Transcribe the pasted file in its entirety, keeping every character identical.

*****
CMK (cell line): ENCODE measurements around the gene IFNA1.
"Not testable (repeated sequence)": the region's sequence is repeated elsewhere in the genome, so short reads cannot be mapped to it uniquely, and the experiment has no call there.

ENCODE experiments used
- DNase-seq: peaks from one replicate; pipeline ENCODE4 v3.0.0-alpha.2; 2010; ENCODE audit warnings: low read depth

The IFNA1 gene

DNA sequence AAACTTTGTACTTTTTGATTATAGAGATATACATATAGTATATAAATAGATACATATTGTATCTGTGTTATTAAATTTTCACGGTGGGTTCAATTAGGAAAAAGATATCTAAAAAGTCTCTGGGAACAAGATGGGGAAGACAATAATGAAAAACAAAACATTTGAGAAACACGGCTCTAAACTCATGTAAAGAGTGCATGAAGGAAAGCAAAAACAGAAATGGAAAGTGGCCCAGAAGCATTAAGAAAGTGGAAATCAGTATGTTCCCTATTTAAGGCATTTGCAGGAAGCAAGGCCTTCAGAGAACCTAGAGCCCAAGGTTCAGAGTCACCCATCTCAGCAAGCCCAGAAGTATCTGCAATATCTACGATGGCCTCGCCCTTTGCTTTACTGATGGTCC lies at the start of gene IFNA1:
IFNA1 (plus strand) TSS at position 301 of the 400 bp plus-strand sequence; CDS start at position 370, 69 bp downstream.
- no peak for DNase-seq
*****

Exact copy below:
CMK (cell line): ENCODE measurements around the gene IFNA1.
"Not testable (repeated sequence)": the region's sequence is repeated elsewhere in the genome, so short reads cannot be mapped to it uniquely, and the experiment has no call there.

ENCODE experiments used
- DNase-seq: peaks from one replicate; pipeline ENCODE4 v3.0.0-alpha.2; 2010; ENCODE audit warnings: low read depth

The IFNA1 gene

DNA sequence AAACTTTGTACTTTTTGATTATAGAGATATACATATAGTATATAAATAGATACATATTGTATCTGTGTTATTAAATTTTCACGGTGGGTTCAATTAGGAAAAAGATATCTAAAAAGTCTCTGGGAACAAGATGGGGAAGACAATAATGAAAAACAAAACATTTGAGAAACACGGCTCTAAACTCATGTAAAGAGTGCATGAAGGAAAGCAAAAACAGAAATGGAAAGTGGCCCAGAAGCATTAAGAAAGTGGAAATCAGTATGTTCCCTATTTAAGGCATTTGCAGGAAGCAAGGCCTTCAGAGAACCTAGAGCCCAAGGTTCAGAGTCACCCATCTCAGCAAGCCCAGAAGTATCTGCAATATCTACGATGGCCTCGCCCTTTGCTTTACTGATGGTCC lies at the start of gene IFNA1:
IFNA1 (plus strand) TSS at position 301 of the 400 bp plus-strand sequence; CDS start at position 370, 69 bp downstream.
- no peak for DNase-seq